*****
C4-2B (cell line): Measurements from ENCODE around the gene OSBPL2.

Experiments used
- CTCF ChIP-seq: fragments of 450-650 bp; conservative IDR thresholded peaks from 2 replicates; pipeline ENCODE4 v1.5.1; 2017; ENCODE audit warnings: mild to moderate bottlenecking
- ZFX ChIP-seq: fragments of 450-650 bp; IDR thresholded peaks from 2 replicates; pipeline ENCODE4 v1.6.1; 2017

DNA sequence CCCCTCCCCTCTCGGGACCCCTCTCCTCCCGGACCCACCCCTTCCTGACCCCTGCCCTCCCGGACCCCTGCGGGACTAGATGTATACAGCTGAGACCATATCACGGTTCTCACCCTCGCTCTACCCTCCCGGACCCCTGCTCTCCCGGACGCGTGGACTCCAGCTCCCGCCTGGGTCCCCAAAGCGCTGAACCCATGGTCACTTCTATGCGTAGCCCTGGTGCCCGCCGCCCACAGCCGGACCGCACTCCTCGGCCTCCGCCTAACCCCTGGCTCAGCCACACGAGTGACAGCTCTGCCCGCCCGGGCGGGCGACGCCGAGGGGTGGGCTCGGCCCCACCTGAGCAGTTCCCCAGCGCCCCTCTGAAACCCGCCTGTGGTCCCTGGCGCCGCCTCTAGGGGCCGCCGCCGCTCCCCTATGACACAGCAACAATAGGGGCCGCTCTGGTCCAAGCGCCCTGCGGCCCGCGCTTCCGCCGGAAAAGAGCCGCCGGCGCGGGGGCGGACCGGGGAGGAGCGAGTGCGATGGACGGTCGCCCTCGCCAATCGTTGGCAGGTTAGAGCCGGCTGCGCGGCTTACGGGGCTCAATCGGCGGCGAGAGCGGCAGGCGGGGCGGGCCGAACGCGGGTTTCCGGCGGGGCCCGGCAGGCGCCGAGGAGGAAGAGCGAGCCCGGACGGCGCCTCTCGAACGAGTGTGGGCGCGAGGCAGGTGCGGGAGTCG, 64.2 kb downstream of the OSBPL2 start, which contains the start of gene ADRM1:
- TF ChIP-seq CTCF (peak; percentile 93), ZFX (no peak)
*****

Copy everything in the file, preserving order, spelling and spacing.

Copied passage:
C4-2B (cell line): Measurements from ENCODE around the gene OSBPL2.

Experiments used
- CTCF ChIP-seq: fragments of 450-650 bp; conservative IDR thresholded peaks from 2 replicates; pipeline ENCODE4 v1.5.1; 2017; ENCODE audit warnings: mild to moderate bottlenecking
- ZFX ChIP-seq: fragments of 450-650 bp; IDR thresholded peaks from 2 replicates; pipeline ENCODE4 v1.6.1; 2017

DNA sequence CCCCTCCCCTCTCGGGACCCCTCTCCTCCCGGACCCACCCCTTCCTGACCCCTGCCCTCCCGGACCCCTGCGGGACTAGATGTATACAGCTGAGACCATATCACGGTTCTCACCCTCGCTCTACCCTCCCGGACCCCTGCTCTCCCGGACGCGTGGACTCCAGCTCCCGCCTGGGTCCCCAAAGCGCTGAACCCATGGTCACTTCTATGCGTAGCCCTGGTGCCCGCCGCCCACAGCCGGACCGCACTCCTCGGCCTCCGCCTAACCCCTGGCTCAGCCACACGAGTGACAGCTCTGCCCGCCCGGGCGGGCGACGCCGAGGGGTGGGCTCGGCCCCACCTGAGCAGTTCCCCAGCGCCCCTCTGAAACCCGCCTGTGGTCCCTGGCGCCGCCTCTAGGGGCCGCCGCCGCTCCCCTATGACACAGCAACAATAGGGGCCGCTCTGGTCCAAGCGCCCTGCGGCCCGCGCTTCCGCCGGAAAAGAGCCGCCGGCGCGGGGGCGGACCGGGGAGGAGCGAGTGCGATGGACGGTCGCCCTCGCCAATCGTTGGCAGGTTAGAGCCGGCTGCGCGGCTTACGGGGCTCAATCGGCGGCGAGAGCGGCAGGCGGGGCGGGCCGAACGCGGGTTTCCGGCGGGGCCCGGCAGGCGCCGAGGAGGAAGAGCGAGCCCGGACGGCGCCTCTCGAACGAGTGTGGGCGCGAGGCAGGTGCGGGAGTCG, 64.2 kb downstream of the OSBPL2 start, which contains the start of gene ADRM1:
- TF ChIP-seq CTCF (peak; percentile 93), ZFX (no peak)